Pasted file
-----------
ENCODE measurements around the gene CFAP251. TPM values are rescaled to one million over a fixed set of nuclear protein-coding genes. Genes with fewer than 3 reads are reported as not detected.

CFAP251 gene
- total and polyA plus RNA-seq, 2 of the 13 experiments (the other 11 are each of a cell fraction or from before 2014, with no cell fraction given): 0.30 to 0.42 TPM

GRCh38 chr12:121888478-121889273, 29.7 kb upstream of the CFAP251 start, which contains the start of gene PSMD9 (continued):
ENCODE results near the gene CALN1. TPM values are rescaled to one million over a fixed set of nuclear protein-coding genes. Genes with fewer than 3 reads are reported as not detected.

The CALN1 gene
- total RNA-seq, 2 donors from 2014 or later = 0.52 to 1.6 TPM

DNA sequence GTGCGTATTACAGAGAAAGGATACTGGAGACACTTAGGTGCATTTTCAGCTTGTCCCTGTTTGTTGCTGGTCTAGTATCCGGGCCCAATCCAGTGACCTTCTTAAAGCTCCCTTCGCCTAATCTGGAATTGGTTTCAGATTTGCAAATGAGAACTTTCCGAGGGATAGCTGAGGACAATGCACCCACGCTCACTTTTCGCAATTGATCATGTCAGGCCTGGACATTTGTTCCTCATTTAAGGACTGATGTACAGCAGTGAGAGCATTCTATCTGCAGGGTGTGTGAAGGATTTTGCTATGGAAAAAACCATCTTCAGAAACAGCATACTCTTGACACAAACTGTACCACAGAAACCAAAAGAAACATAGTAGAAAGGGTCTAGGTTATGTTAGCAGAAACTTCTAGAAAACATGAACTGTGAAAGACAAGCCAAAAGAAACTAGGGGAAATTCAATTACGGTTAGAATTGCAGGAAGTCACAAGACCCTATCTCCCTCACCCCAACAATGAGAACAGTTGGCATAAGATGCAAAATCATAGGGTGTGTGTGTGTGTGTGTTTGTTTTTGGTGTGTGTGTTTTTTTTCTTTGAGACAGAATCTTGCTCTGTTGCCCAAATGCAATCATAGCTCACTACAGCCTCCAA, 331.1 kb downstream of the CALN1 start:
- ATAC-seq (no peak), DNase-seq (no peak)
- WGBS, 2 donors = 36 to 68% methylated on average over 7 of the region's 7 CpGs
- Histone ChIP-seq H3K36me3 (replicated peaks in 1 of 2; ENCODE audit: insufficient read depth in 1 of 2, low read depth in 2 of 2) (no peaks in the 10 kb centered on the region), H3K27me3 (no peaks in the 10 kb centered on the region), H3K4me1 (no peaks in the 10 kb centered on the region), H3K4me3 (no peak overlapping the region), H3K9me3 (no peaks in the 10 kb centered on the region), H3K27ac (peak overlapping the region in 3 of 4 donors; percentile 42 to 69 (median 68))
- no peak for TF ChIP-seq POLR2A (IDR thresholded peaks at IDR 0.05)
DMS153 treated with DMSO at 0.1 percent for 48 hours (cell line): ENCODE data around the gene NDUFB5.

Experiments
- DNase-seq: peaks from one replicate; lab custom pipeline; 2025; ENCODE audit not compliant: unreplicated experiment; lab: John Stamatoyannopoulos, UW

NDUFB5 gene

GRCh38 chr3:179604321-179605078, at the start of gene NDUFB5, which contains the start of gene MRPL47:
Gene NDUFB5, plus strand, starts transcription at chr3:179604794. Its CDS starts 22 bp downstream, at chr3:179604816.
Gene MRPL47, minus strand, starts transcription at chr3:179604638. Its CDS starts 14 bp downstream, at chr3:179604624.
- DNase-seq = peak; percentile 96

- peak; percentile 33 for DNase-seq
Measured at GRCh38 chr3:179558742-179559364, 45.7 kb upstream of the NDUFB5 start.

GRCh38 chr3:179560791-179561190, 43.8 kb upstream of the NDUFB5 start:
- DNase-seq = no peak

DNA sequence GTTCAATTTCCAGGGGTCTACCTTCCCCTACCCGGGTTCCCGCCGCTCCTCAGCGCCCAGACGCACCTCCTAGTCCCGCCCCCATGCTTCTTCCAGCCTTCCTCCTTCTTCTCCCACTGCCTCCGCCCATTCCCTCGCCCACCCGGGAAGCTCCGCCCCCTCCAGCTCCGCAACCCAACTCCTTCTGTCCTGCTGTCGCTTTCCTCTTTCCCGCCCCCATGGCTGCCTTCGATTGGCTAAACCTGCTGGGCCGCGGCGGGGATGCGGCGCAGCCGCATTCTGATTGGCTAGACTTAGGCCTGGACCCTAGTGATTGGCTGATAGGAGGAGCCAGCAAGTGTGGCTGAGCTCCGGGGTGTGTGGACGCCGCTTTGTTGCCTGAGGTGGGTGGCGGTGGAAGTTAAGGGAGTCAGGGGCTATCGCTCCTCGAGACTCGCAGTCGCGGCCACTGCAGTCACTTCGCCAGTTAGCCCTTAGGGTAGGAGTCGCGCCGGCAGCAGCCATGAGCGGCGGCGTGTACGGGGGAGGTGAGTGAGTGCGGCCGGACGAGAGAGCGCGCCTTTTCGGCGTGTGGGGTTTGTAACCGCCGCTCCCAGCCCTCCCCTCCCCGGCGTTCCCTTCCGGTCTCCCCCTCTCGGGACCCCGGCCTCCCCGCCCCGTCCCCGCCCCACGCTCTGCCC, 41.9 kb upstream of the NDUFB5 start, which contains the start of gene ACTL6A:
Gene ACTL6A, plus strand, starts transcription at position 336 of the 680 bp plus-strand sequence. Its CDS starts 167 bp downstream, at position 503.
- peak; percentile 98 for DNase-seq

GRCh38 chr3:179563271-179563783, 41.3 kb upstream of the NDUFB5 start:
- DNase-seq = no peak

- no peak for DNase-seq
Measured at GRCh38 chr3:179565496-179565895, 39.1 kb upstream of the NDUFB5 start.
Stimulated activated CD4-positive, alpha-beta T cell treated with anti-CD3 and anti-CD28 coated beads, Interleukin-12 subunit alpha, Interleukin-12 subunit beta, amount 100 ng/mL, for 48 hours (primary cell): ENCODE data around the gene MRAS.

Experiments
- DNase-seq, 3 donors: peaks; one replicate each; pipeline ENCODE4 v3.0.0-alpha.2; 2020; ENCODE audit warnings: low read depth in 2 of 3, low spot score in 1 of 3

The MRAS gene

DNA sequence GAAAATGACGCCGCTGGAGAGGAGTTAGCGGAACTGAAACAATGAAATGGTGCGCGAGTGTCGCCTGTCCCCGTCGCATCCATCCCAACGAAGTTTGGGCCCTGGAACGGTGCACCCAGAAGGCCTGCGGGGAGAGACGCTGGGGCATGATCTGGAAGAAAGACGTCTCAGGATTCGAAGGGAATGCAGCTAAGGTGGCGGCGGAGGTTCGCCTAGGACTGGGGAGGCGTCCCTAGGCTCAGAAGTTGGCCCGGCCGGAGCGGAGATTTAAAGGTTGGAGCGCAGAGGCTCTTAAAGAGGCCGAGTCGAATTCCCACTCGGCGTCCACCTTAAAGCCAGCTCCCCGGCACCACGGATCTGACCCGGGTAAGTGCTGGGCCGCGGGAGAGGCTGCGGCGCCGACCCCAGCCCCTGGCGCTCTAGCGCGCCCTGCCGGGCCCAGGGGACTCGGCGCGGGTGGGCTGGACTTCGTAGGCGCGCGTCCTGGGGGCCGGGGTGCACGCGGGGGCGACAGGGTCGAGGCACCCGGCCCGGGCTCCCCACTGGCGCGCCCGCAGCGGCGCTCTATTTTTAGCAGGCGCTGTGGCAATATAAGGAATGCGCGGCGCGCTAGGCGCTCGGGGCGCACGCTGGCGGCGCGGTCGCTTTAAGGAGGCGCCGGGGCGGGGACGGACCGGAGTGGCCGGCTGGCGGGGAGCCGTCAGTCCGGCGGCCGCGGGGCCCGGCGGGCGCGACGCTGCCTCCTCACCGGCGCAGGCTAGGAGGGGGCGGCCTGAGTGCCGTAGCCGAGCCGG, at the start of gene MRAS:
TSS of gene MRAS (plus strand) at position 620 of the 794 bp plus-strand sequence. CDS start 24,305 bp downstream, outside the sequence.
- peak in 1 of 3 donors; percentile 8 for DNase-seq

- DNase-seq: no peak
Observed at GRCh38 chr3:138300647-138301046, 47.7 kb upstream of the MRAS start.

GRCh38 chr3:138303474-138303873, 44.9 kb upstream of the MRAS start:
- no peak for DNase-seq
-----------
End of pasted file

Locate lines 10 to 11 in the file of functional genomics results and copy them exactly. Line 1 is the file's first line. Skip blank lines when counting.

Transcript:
- WGBS, 2 donors = 36 to 68% methylated on average over 7 of the region's 7 CpGs
- Histone ChIP-seq H3K36me3 (replicated peaks in 1 of 2; ENCODE audit: insufficient read depth in 1 of 2, low read depth in 2 of 2) (no peaks in the 10 kb centered on the region), H3K27me3 (no peaks in the 10 kb centered on the region), H3K4me1 (no peaks in the 10 kb centered on the region), H3K4me3 (no peak overlapping the region), H3K9me3 (no peaks in the 10 kb centered on the region), H3K27ac (peak overlapping the region in 3 of 4 donors; percentile 42 to 69 (median 68))